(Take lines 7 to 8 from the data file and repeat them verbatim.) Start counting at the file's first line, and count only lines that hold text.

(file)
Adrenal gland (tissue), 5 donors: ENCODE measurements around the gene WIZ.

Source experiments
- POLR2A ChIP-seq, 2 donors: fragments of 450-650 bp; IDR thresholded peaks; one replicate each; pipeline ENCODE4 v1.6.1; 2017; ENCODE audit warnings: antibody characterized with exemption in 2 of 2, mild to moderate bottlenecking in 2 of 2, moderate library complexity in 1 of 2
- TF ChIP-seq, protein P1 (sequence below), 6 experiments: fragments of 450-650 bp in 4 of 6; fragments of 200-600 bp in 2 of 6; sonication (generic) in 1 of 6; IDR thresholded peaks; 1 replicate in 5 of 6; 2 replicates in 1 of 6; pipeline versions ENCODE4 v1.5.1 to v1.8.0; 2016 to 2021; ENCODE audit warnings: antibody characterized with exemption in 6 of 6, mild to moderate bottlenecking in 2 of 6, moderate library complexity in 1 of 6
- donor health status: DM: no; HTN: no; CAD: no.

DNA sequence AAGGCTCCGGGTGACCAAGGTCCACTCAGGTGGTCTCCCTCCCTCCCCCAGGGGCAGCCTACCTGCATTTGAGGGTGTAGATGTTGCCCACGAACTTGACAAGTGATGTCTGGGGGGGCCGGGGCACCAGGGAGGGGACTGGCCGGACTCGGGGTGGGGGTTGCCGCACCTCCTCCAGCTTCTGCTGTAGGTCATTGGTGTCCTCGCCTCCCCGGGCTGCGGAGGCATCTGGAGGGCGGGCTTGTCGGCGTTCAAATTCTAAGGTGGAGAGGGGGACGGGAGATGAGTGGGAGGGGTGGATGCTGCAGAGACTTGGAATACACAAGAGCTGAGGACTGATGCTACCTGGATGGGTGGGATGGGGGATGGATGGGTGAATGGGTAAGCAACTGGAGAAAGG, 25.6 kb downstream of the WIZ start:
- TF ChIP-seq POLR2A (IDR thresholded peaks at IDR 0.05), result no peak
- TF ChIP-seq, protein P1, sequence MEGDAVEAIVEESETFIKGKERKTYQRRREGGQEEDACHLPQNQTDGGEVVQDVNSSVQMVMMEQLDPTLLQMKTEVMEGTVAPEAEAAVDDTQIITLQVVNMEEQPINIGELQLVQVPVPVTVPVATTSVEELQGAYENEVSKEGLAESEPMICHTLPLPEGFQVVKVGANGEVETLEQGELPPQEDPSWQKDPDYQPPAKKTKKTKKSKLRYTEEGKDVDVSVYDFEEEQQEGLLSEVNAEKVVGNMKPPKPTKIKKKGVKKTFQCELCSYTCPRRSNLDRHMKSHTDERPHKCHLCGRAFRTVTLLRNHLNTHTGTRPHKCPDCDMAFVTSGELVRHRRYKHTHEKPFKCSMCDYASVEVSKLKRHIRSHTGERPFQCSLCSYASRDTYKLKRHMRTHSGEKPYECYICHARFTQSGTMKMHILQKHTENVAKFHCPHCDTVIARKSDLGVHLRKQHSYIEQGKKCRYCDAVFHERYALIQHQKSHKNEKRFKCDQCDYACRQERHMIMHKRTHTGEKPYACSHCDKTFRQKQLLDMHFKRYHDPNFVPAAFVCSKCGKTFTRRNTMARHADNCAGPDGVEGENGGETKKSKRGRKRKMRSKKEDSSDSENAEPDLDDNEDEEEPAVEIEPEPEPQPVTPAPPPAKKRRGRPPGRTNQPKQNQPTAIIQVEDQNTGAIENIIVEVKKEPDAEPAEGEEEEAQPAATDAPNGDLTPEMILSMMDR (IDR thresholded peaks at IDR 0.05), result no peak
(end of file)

- TF ChIP-seq POLR2A (IDR thresholded peaks at IDR 0.05), result no peak
- TF ChIP-seq, protein P1, sequence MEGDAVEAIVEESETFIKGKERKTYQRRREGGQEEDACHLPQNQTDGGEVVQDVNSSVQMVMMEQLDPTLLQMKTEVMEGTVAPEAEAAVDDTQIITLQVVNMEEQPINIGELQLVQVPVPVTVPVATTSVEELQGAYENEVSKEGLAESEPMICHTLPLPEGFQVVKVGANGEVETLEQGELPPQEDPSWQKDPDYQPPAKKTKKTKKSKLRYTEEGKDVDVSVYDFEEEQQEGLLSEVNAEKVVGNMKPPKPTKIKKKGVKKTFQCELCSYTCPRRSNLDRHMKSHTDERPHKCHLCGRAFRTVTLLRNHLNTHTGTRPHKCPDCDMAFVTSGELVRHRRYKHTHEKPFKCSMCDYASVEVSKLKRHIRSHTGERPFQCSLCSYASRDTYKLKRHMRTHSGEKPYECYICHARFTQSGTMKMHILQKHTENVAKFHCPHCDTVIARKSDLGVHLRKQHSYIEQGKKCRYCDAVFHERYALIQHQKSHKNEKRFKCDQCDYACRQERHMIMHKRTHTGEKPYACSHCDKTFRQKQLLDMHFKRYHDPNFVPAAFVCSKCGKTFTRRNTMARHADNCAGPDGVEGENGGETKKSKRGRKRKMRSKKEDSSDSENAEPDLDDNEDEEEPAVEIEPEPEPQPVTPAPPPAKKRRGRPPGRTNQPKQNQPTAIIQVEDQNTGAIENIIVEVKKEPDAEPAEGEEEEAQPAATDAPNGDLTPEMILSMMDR (IDR thresholded peaks at IDR 0.05), result no peak